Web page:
– SpaceX mounts a streak of 3 launches across 2 weeks
Elon Musk’s SpaceX has gained a cult following as the company continues to go toe-to-toe with the space tech giant NASA. The company’s vigor seems to be bolstering further as ambitious projects such as reusable rocket launches not only surpass the experimental/prototype stage but instead become staple and sustainable endeavors.
This summer SpaceX went forward to launch another of the company’s custom engineered Falcon 9 rocket from Cape Canaveral, Florida. The vehicle’s mission is to launch a communication satellite into geostationary orbit.
The probe to be launched is Intelsat’s 35e which weighs around 6000kgs which would make it one of SpaxeX’s heaviest launches so far. It will also be one of the most strenuous as the satellite will reach up to geostationary orbit which would amount to a journey totaling 35,000. The high amount of propellant required means that a very large amount of propellant will be used, making SpaceX’s famed recovery system obsolete.
One topic of rocket recoveries, SpaceX’s pioneered recovery system has seen unprecedented success this year. Out of 9 of its missions in 2017, it has attempted to recover the rocket 7 times and succeeded on every single occasion. This would total to 13 recovery landings all which have occurred either on the ground based landing zone in Florida or one of the company’s two ocean bound drone ships.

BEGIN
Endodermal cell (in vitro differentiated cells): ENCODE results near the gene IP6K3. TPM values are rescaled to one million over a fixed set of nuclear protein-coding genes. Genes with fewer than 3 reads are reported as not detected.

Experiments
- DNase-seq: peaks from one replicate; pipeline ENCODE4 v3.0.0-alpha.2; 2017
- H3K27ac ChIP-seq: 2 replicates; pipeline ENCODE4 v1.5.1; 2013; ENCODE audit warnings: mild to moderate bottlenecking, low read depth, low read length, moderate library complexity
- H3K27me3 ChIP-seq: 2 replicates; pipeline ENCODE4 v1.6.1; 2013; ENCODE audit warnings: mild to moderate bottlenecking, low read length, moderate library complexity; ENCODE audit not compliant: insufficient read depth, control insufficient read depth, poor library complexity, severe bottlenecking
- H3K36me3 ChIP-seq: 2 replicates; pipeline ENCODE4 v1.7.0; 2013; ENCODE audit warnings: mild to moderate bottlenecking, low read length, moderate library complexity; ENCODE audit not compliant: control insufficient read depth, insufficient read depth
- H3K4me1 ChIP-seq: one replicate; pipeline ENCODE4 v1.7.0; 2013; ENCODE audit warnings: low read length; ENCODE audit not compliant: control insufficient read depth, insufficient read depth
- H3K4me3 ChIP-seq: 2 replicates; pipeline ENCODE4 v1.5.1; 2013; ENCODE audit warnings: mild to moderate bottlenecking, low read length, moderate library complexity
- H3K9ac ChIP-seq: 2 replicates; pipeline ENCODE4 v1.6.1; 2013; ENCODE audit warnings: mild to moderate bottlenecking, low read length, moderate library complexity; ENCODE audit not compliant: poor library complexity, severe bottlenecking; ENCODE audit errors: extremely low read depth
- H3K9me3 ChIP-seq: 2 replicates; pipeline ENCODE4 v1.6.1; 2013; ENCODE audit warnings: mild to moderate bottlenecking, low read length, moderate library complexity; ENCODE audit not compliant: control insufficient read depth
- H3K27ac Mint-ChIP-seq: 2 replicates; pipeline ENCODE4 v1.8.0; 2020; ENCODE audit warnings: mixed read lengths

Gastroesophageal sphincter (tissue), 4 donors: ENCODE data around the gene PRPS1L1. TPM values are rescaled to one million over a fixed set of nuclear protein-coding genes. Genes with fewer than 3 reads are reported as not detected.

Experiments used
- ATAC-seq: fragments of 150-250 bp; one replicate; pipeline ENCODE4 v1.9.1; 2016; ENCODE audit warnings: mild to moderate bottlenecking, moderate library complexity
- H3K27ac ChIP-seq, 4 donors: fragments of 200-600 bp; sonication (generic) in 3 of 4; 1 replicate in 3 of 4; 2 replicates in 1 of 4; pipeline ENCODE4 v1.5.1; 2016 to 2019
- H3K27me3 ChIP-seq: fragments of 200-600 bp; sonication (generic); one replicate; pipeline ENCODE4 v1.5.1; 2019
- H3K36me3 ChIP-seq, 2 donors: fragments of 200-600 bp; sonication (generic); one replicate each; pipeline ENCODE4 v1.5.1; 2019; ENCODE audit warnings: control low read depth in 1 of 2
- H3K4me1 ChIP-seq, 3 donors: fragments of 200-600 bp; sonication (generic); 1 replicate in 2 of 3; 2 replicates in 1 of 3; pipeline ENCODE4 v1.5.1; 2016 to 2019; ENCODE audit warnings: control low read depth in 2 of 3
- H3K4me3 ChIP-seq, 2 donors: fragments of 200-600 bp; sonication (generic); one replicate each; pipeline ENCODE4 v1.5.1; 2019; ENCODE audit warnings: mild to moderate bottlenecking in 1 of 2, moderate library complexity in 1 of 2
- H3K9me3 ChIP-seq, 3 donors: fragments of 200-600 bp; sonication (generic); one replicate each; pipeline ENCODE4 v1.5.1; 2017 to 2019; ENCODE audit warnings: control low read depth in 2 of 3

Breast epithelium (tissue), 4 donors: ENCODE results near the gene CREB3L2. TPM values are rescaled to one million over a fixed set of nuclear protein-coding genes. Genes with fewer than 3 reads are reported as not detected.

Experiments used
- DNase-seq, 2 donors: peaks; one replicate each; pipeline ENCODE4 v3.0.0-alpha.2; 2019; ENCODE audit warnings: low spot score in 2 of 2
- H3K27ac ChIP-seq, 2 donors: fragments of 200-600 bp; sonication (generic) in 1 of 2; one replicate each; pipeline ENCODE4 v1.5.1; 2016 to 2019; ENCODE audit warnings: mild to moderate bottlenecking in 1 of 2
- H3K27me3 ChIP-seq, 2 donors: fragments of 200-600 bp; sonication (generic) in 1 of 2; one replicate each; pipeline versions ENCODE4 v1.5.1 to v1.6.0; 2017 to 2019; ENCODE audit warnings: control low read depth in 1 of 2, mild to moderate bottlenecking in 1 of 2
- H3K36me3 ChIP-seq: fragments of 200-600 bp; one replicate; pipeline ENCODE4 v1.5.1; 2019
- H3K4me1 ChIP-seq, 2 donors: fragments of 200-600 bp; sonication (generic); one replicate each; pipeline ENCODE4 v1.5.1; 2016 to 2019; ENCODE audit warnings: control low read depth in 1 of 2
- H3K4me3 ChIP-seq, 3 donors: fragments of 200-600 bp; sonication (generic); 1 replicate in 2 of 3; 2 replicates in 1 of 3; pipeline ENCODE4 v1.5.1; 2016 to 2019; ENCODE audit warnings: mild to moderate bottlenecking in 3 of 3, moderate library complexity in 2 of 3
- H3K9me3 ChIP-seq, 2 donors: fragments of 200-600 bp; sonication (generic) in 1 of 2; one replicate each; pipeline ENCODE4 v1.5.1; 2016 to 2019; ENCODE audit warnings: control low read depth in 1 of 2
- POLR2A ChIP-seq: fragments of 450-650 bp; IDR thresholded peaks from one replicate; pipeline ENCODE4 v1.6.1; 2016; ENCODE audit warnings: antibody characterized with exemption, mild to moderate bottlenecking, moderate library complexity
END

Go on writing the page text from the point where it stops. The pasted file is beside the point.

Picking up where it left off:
This mission would mark SpaceX’s third launch in 2 weeks, which would place it ahead of almost every single commercial spaceflight company currently operating with SpaceX having performed 10 missions with half a year still to go. This would also be a massive step up from the company’s 8 launches in the previous year.
Despite some delays in launch schedules, such as the current mission which was actually due to launch on the 2nd of July from NASA’s Kennedy Space Center, the company is in full swing after Elon Musk tweeted that the launch would receive a full review and be initiated by July 5th or 6th at the earliest. Currently, as SpaceX has now shifted from recovering used rockets to recovering brand new Falcon 9 rockets on 2 separate occasions, this launch is something of an anomaly for the company as it expands further toward reducing long term costs associated with space travel through reuse of its rocket systems.
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